Pembina Treaty of 1863 and the McCumber Agreement of 1892;
            (9) in 1971 and 1982, pursuant to Acts of Congress, the 
        tribes received awards for the claims described in paragraph 
        (8);
            (10) in 1978, the Tribe submitted to the Bureau of Indian 
        Affairs a petition for Federal recognition, which is still 
        pending as of the date of enactment of this Act; and
            (11) the Federal Government, the State of Montana, and the 
        other federally recognized Indian tribes of the State have had 
        continuous dealings with the recognized political leaders of 
        the Tribe since the 1930s.

SEC. 3. DEFINITIONS.

    In this Act:
            (1) Member.--The term ``member'' means an individual who is 
        enrolled in the Tribe pursuant to section 7.
            (2) Secretary.--The term ``Secretary'' means the Secretary 
        of the Interior.
            (3) Tribe.--The term ``Tribe'' means the Little Shell Tribe 
        of Chippewa Indians of Montana.

SEC. 4. FEDERAL RECOGNITION.

    (a) In General.--Federal recognition is extended to the Tribe.
    (b) Effect of Federal Laws.--Except as otherwise provided in this 
Act, all Federal laws (including regulations) of general application to 
Indians and Indian tribes, including the Act of June 18, 1934 (25 
U.S.C. 461 et seq.) (commonly known as the ``Indian Reorganization 
Act''), shall apply to the Tribe and members.

SEC. 5. FEDERAL SERVICES AND BENEFITS.

    (a) In General.--Beginning on the date of enactment of this Act, 
the Tribe and each member shall be eligible for all services and 
benefits provided by the United States to Indians and federally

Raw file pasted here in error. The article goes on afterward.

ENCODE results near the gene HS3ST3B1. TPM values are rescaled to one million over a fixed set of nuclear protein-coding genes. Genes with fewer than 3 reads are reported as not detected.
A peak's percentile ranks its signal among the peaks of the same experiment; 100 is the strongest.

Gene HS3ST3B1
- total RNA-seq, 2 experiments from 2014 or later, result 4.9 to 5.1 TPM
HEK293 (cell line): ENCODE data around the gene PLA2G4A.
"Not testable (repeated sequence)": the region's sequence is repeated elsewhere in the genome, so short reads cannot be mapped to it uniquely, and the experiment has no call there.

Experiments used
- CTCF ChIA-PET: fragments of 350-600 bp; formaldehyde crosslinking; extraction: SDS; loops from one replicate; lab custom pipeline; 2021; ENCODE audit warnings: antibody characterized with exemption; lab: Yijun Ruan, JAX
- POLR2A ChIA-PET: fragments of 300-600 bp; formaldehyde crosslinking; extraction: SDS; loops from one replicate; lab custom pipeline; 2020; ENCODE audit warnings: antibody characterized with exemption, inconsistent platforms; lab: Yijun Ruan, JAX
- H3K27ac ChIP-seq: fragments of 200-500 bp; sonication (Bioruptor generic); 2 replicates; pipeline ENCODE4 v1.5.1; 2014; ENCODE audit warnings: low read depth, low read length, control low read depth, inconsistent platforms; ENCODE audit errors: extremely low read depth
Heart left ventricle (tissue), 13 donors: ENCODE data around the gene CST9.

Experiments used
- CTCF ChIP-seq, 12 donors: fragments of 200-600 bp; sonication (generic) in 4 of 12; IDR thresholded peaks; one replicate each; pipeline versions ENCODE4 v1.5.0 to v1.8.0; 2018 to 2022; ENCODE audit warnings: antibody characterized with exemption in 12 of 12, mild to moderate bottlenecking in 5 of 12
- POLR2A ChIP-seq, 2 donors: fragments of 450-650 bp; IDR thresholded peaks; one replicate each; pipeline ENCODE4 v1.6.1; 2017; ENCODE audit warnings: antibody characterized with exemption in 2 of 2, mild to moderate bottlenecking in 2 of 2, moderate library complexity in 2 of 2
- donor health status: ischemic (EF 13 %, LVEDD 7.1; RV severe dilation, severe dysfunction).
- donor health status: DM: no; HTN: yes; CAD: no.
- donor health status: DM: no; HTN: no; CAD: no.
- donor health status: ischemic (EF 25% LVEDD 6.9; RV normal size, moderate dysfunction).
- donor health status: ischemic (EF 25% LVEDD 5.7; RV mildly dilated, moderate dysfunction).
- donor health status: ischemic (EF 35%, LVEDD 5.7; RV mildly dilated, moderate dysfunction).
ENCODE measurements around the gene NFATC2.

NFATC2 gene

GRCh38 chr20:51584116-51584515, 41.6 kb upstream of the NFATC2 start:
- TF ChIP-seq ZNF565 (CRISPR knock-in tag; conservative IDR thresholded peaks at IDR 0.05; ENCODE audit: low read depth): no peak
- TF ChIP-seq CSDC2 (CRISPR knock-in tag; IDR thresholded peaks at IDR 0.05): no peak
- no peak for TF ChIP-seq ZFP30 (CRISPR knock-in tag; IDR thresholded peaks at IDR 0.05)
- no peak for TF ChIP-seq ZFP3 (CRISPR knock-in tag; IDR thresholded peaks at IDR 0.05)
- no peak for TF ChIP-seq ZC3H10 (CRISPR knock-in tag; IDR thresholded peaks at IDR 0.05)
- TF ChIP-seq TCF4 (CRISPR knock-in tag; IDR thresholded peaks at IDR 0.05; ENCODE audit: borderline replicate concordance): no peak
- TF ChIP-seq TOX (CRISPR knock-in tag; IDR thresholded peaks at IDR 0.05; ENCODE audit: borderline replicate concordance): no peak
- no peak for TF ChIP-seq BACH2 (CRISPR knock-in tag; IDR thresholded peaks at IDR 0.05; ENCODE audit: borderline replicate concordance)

recognized Indian tribes, without regard to--
            (1) the existence of a reservation for the Tribe; or
            (2) the location of the residence of any member on or near 
        an Indian reservation.
    (b) Service Area.--For purposes of the delivery of services and 
benefits to members, the service area of the Tribe shall be considered 
to be the area comprised of Blaine, Cascade, Glacier, and Hill Counties 
in the State of Montana.

SEC. 6. REAFFIRMATION OF RIGHTS.

    (a) In General.--Nothing in this Act diminishes any right or 
privilege of the Tribe or any member that existed before the date of 
enactment of this Act.
    (b) Claims of Tribe.--Except as otherwise provided in this Act, 
nothing in this Act alters or affects any legal or equitable claim of 
the Tribe to enforce any right or privilege reserved by, or granted to, 
the Tribe that was wrongfully denied to, or taken from, the Tribe 
before the date of enactment of this Act.

SEC. 7. MEMBERSHIP ROLL.

    (a) In General.--As a condition of receiving recognition, services, 
and benefits pursuant to this Act, the Tribe shall submit to the 
Secretary, by not later than 18 months after the date of enactment of 
this Act, a membership roll consisting of the name of each individual 
enrolled as a member of the Tribe.
    (b) Determination of Membership.--The qualifications for inclusion 
on the membership roll of the Tribe shall be determined in accordance 
with sections 1 through 3 of article 5 of the constitution of the Tribe 
dated September 10, 1977 (including amendments to the constitution).
    (c) Maintenance of Roll.--The Tribe shall maintain the membership 
roll under this section.

SEC. 8. TRANSFER OF LAND.

    (a) Homeland.--The Secretary shall acquire, for the benefit of the 
Tribe, trust title to 200 acres of land within the service area of the 
Tribe to be used for a tribal land base.
    (b) Additional Land.--The Secretary may acquire additional land for 
the benefit of the Tribe pursuant to section 5 of the Act of June 18, 
1934 (25 U.S.C. 465) (commonly known as the ``Indian Reorganization 
Act'').